Genetski says the policy should wait until there’s a Supreme Court ruling on the federal health insurance mandate.

In published reports, MSU officials say mandatory coverage makes sense because it encourages students to get health care when they need it. They say a sickness can quickly sweep across campus when students forego a visit to the doctor.

Education
6:59 am
Thu February 2, 2012

Community college baccalaureate degrees before Senate panel

Community college students may soon be able to get a bachelor’s degree without transferring to a four-year college or university. A bill before a state Senate panel would allow community colleges to offer the degrees in a few fields.

The measure would allow community colleges to offer baccalaureate degrees in culinary arts, maritime studies, concrete technology, energy production, and nursing. State Representative John Walsh says the state needs more highly trained nurses. “We do at present have a shortage, and it’s only going to increase according to every study, including ones conducted by our own government.”

Those who oppose the measure say it would create unnecessary competition between community colleges and universities, especially in the field of nursing. But supporters of the bill say many people are not within a reasonable driving distance of a university, and community colleges could offer people in rural areas more opportunities to pursue four-year degrees.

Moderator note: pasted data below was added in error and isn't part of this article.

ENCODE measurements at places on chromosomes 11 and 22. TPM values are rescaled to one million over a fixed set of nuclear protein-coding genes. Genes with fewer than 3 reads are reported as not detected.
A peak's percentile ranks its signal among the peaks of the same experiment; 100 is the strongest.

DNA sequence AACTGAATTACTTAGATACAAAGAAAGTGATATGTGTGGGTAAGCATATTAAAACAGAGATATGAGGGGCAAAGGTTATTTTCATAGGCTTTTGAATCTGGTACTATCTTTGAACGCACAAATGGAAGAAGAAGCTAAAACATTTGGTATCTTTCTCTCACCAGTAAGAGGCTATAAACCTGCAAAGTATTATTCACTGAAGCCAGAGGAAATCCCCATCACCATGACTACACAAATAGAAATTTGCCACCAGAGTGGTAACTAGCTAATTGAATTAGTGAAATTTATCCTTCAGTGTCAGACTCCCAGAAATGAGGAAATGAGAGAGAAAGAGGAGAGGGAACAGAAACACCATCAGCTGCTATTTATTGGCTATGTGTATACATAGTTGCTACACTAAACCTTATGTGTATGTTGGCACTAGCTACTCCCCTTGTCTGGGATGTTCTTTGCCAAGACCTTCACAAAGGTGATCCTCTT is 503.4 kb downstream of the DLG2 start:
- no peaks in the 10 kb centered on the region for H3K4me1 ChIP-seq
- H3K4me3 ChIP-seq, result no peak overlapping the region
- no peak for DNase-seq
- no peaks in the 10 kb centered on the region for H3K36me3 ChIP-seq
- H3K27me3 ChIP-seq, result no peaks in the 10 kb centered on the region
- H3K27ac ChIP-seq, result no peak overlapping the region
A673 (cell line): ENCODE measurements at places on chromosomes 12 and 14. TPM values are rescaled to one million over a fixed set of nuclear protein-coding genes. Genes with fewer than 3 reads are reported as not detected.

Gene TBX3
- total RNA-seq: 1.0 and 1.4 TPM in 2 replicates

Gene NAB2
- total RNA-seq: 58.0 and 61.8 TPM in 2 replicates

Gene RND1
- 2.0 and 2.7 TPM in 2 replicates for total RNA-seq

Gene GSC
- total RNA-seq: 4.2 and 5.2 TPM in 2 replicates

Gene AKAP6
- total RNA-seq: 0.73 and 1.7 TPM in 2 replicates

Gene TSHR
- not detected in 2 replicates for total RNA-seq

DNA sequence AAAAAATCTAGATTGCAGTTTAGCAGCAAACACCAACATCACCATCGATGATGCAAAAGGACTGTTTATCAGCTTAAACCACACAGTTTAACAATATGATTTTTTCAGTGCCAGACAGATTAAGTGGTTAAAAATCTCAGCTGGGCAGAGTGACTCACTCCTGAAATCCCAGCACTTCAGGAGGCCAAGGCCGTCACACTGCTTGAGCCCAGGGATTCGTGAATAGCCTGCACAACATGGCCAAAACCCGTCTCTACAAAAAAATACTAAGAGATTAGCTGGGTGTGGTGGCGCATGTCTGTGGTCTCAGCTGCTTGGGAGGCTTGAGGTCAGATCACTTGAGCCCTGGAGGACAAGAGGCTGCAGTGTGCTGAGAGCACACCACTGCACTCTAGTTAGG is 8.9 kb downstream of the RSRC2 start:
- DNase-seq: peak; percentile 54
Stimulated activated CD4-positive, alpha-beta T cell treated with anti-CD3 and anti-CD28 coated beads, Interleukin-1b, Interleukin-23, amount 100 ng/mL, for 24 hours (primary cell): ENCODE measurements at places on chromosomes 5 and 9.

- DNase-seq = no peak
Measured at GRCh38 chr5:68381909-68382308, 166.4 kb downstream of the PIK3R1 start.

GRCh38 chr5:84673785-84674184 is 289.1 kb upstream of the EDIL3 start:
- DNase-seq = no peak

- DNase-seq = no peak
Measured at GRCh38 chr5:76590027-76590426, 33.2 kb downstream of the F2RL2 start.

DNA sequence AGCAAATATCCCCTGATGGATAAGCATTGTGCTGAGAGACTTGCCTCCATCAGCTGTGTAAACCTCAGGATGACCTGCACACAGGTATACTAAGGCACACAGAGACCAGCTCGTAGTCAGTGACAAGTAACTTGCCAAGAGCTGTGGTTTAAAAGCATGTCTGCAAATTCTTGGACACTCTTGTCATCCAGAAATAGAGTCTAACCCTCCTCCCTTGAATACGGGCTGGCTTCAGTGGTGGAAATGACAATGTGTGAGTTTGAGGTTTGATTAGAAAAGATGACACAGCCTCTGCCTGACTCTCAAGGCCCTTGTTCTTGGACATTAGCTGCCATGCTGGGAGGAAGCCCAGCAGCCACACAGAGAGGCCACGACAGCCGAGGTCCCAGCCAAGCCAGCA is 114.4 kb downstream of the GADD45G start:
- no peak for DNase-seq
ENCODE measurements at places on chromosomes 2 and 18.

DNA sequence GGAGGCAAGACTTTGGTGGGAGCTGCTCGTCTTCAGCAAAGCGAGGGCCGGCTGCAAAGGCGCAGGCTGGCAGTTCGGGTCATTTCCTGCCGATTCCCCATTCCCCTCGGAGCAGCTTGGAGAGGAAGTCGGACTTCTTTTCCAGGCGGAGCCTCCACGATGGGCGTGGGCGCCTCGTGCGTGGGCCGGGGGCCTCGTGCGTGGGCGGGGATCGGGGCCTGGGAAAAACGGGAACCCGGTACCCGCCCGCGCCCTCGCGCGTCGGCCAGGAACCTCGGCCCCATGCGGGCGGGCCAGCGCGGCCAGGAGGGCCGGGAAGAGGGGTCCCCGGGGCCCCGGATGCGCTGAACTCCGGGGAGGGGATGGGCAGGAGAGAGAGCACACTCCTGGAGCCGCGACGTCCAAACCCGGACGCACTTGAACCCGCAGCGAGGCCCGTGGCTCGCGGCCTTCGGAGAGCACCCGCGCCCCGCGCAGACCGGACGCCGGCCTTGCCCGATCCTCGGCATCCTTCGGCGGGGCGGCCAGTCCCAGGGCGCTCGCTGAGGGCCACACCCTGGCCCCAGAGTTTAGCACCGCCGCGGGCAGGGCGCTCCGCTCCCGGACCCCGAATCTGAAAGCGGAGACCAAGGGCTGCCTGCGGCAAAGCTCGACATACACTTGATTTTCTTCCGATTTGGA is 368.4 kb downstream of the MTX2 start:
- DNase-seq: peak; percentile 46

Politics
4:14 pm
Fri January 27, 2012

Lawmakers weigh rail-to-trail dilemma

Aging rail equipment in Northern Michigan
All Things Michigan Flickr

A conversation at the state Capitol about turning an old stretch of train track in Petoskey into a public recreation trail has become a debate about the future of train transit in Michigan.

Officials in Petoskey are asking lawmakers to give them the go-ahead to purchase a section of train track from the state to add onto an existing trail. Kelly Bartlett is with the Michigan Department of Transportation, which supports the request from Petoskey. Bartlett said the state does not sell viable train track.

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Politics
3:20 pm
Fri January 27, 2012

"Choose Life" plates: what will they pay for?

The newsroom 8-ball says: "Answer hazy, try again later."

As we reported earlier this week, a proposal in the state legislature that would create a "Choose Life" specialty Michigan license plate cleared a Senate committee and has made its way to the chamber floor. If the proposal passes, proceeds from the plates would go to a newly-formed organization called the Choose Life Michigan Fund.